The principal streams in the county are Cold Water and Little Cold Water, penetrating the north-west portion of the county, Pigeon Roost, and Chuffawah on the west, Chewalla, Big Spring, and Little Spring Creeks, and Tippah and Tallahatchie rivers.
Holly Springs, or "the City of Flowers," is eligibly located and widely known for the hospitality and culture of its people.
Marshall county has 172,725 acres of cleared land; average value per acre as rendered to the assessor, $5.71. Total value of cleared lands, including incorporated towns and cities, $1,641,462.
The population of this county as shown by the census report of 1890: Whites, 9,533; colored, 16,508; total, 26,041.
||K. S. Holland, B. C. Harley, B. Hill, Wm. Davis
||Roger Barton, K. S. Holland B. Hill, B. C. Harley
||L. R. Grey, T. Mull, J. W. Mathews, D. S. Greer
||Wm. R. Harley
||J. J. Finley, H. O. Allen, W. Crump. H. H. Means
||Joseph W. Matthews
||H. O. Allen, R. S. Greer
||Joseph W. Matthews
||R. S. Greer, J. L. Totien, J. J. Steger, Robt. Josselyn
||Joseph W. Matthews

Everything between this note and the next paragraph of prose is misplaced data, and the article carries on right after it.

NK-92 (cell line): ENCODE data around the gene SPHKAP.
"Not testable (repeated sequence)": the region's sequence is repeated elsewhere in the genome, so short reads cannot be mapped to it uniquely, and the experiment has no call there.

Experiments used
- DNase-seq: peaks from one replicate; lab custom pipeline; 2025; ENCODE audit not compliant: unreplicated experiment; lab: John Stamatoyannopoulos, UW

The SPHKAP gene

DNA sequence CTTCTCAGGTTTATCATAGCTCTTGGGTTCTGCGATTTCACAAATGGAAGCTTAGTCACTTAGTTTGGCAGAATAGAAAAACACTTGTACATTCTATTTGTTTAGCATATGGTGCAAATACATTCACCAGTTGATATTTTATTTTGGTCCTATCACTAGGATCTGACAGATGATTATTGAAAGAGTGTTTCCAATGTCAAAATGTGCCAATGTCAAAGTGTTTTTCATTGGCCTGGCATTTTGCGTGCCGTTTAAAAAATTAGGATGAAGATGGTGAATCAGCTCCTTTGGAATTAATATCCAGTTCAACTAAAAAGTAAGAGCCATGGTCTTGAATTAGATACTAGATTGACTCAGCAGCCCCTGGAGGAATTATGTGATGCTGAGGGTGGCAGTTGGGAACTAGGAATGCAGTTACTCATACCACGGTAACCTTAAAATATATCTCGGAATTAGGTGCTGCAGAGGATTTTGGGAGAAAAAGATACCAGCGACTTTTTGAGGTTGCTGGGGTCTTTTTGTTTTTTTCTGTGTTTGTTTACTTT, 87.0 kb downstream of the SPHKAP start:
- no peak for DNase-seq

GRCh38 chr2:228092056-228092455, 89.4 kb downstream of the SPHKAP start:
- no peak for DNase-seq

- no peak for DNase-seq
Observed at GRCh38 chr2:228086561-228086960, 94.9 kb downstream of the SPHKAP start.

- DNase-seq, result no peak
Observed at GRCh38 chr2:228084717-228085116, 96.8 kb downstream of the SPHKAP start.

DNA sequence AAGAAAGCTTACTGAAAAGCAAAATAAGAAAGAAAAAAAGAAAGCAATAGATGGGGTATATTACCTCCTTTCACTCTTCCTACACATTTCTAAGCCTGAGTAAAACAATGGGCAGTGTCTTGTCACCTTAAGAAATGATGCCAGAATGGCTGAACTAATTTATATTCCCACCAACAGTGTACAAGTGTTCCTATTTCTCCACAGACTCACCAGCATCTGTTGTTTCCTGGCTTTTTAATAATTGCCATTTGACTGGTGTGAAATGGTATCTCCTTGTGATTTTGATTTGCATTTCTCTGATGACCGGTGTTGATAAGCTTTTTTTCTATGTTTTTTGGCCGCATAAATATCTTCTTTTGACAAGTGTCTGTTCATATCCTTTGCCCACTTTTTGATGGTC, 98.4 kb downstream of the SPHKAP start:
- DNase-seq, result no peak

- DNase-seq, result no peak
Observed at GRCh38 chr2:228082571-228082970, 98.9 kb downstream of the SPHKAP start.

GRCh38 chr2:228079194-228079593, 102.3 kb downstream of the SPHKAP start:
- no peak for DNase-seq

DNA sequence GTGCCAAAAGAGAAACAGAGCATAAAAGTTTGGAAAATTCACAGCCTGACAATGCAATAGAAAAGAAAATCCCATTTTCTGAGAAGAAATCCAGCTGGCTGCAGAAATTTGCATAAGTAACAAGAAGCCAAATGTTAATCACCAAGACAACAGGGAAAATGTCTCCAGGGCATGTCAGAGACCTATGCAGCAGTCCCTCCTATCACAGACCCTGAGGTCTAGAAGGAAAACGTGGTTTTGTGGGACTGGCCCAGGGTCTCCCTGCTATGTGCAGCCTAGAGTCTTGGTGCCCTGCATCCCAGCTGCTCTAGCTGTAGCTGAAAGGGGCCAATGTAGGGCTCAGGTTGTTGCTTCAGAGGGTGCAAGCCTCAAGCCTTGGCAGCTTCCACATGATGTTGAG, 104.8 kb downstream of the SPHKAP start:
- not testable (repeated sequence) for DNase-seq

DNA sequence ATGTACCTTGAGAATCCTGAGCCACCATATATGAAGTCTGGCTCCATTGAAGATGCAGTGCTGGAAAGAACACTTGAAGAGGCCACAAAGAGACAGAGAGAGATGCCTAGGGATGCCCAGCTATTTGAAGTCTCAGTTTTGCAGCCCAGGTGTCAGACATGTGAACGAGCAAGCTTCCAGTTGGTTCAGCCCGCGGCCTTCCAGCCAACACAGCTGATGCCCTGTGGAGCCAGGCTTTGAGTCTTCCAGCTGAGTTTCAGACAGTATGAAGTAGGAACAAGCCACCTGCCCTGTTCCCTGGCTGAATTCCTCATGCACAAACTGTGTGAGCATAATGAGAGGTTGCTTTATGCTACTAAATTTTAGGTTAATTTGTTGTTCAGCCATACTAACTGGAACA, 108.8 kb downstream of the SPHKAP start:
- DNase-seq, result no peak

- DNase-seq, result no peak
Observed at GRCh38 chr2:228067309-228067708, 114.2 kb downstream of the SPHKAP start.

||J. L. Totten, E. F. Potts, T. J. Malone, J. H. Cowan
||R. S. Greer
||J. J. Steger, C. L. Thomas, J. C. Anderson, R. Phillips
||R. S. Greer
||Roger Barton, C. L. Thomas, T. J. Malone, C. H. Mott
||R. S. Greer
||Samuel Benton, Jas. H. R. Taylor, A. B. Bradford, J. C. Gobbins
||R. S. Greer
||J. L. Autry, Thomas Mull, Russell Dean
||R. S. Greer
||J. L. Autry, J. L. Dunlap, T. J. Hudson, J. W. Clapp
||William T. Mason
||T. J. Hudson, J. L. Autry, J. R. Norfleet, R. Phillips
||William T. Mason
||B. R. Long, T. L. Dunlap, R. Dean, J. L. Hudson, A. Q. Withers
||William T. Mason
||J. L. Hudson, T. L. Dunlap, R. Dean, B. R. Long, W. A. Withers
||Robert S. Greer
||W. M. Compton, G. H. Mosely, F. J. Malone, J. R. Daniel, A. Q. Withers
||J. H. R. Taylor
||Wm. Wall, J. R. Daniel, R. P. Brown, A. M. Lyles, B. T. Weber
||Henry M. Paine
||E. Buchanan, W. L. Jones, E. P. Hatch
||Henry M. Paine
|| W. F. Hyer, John Calhoon, J. H. Tucker, E. H. Crump
||W. F. Hyer, John Calhoon, J. H. Tucker, E. H. Crump
||N. G. Gill, A. A. Rodgers, R. Williams, A. Peal
||W. S. Featherston, J. C. Amacker, E. Aldrich, Wm. C. Warren
||A. M. West
||E. Aldrich, Wm. C. Warren, W. R. Montgomery, R. Cunningham
||A. M. West
||W. S. Featherston, S. W. Mullins, E. J. Marrett, G. C. Selby
||W. F. Hyer
||A. F. Brown, R. J. McCall, G. W. McKie, W. D. Rodman
||W. F. Hyer
|| J. W. C. Watson, S. W. Mullins, R. A. Baird
||Thos. M. Kemp
||W. J. McKinney, R. A. Baird, G. W. McKie
||Thos. M. Kemp
||W. J. McKinney, T. B. Luck, R. S. Greer
||M. J. McKinney
||A. M. West, Ed. S. Watson, J. T. Brown